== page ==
Jupiter got smashed by a speeding space rock
Jupiter just took one for the team. The gas giant appears to have experienced a pretty significant impact event and the flash of the extraterrestrial meteor was caught by amateur astronomers who just happened to be videoing Jupiter and its moons.
As the biggest and most massive planet in the solar system, the gas giant king isn’t unfamiliar with being hit by errant space rocks — Jupiter’s gravitational field is an interplanetary vacuum of sorts and is often viewed as the inner solar system’s protector. Any asteroid or comet that strays too close will be ripped to shreds and pulled into Jupiter’s unforgiving thick atmosphere at high speed.
According to Bad Astronomer Phil Plait, this latest Jupiter impact was reported by two amateur astronomers located in Austria and Ireland who saw the suspect flash on Jupiter’s limb at approximately the same time. It is unknown whether the flash was caused by an asteroid or a comet.
Scientists just found more evidence that Planet Nine exists in our Solar System
Back in January, the astronomer who led the charge to have Pluto demoted to dwarf planet status announced that he’d just found evidence that a huge, icy planet could be lurking on the edge of the Solar System, just past Neptune.
Mike Brown, a planetary astronomer at Caltech University, estimated that the hypothetical ‘Planet Nine’ appears to be circling the Sun on a super-elongated orbit that takes an incredible 10,000 to 20,000 years to complete. And now, thanks to a newly detected Kuiper Belt Object (KBO) that’s acting really strange, Brown says the case for Planet Nine just got a whole lot stronger.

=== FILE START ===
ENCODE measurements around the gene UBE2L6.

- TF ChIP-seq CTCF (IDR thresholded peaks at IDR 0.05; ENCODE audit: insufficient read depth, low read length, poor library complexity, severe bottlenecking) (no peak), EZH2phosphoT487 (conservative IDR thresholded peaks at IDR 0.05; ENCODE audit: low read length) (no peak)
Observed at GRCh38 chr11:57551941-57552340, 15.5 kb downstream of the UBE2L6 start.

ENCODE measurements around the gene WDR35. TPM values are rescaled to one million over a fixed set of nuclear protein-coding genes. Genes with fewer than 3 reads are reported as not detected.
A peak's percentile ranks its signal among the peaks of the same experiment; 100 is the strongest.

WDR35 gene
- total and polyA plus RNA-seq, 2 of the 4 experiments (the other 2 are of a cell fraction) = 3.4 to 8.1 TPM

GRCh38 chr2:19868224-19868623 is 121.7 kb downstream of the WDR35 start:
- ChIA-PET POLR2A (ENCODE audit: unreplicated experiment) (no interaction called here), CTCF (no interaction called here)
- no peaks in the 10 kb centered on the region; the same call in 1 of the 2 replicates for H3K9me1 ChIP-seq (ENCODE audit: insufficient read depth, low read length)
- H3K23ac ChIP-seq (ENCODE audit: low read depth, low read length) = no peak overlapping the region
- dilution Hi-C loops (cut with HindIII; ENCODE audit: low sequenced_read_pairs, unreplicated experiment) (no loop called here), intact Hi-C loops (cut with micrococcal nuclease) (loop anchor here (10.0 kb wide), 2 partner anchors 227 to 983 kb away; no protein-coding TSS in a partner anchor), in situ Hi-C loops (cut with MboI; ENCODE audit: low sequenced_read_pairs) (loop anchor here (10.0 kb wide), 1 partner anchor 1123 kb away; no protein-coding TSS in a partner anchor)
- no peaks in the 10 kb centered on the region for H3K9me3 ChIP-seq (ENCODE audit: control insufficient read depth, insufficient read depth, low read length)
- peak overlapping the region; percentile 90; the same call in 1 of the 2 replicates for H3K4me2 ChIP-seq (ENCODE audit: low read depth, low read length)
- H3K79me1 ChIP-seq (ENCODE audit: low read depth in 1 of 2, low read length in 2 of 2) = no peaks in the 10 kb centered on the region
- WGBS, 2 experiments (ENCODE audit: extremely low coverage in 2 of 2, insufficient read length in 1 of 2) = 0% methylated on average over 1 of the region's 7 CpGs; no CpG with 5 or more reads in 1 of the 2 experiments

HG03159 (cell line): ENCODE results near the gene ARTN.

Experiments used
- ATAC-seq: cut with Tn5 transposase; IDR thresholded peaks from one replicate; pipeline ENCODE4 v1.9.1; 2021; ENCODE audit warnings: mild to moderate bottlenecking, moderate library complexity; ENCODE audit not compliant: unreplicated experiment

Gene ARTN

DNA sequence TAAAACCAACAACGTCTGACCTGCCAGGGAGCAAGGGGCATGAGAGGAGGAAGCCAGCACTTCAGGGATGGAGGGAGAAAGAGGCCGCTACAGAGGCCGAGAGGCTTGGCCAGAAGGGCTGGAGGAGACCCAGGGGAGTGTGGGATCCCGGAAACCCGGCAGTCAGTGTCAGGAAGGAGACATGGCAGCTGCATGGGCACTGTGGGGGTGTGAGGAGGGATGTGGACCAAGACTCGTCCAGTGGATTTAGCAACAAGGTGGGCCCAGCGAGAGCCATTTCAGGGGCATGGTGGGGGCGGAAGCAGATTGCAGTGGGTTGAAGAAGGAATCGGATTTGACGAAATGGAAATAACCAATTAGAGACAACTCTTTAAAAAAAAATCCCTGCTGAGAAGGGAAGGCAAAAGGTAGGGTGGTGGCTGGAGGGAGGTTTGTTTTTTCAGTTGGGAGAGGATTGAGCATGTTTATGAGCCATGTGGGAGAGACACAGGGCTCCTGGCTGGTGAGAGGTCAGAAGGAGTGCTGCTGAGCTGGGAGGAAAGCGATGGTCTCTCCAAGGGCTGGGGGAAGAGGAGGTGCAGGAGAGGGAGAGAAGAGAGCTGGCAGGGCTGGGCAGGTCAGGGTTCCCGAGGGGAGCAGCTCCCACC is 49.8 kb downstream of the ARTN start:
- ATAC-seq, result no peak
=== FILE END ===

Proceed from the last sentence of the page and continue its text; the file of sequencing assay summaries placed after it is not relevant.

Lockheed Martin begins probing Space Fence’s radar tech at new test facility
An overhaul of the system that tracks space junk orbiting the Earth has taken another stride forward, with Lockheed Martin opening a new test site for its Space Fence system. The New Jersey facility will be used as a testbed for the radar array’s new technologies, which are expected to boost our awareness of orbital debris by a factor of 10 once they enter operation.
The US Air Force’s Space Fence program has been a long time in the works, and will replace the now defunct Air Force Space Surveillance System (AFSSS). Construction of the new Space Fence is currently ongoing at the Kwajalein Atoll site, around 2,100 mi (3,380 km) southwest of Honolulu, Hawaii.
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